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Old September 8th, 2012, 09:12 PM   #11
 
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Cool thanks for the info. Ill be starting this project very soon.
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Old September 9th, 2012, 05:25 AM   #12
 
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There used to be some videos around showing how to convert old soft drink machines into safes.
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Old September 9th, 2012, 05:32 AM   #13
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There used to be some videos around showing how to convert old soft drink machines into safes.
That must be funny, put in a quarter and your 357 slides out.
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Old September 9th, 2012, 06:31 AM   #14
 
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Hairtrigger,

That's some really good workmanship, did you bolt it to the floor? Also, what are you doing for moisture control? Also, all of you with gunsafes or considering building on should google "safe cracker", sometime's the best security is no one else knowing what you've got.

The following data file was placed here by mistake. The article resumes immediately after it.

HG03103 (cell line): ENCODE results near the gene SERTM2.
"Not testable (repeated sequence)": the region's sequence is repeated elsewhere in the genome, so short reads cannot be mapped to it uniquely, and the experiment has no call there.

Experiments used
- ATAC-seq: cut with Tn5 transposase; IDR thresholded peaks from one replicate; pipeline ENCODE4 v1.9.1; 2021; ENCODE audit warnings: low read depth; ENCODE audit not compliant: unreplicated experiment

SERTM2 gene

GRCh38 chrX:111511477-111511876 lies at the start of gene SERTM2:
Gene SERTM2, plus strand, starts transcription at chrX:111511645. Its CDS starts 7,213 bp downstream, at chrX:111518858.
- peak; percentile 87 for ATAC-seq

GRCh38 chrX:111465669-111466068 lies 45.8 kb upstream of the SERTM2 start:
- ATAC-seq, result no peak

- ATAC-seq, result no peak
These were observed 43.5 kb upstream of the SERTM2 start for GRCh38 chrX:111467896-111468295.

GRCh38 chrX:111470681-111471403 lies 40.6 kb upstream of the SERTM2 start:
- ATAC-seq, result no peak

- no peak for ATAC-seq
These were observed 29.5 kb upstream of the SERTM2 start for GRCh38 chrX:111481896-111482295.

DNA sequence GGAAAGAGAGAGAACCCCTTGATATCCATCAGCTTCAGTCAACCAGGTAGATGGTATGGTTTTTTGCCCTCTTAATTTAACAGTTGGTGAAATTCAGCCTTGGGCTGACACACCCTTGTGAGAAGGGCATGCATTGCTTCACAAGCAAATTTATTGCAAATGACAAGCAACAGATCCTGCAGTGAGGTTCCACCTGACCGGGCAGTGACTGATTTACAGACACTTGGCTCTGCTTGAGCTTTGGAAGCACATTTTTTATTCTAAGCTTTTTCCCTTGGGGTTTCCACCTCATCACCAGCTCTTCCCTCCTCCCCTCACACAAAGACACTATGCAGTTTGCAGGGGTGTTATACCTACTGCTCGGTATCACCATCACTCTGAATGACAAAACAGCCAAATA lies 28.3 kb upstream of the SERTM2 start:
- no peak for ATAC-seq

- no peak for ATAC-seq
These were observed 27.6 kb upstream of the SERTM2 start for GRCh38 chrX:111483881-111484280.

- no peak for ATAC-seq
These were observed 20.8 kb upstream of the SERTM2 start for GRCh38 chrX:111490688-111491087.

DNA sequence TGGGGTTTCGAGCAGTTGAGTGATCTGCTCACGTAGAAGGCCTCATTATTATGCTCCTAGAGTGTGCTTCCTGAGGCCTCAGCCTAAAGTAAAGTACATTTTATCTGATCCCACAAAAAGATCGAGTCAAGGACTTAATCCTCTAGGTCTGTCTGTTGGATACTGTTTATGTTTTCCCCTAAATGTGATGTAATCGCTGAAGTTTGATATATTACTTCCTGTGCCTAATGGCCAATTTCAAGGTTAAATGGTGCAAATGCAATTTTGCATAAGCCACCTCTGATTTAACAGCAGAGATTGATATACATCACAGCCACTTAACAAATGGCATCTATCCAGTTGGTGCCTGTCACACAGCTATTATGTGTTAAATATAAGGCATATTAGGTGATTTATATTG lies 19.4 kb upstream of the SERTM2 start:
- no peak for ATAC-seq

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Old September 9th, 2012, 08:07 AM   #15
 
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I agree.... if a crook cannot find your safe he wont break into it... love the coke machine idea!
My safe has (6) 1/2" anchors... a benefit from a previous job
The pic does not show the bolts that lock the door to the jamb, I put them in kind of a random order so they would be dificult to locate and cut, even though they are hardened.
I do have an old bank vault door and plan on using it some day but do not have the combination, no worries the local lock smith tells me, he can open it in 15 minutes or less, this really makes me wonder
Forgot to mention... I have the lights hooked to a micro switch that is activated by the door being opened
I use a Goldenrod and have had good luck with it for years but have just added a small dehumidifier this spring... now I need to dump water once a week or so in worst case weather

Last edited by Hairtrigger; September 9th, 2012 at 08:09 AM.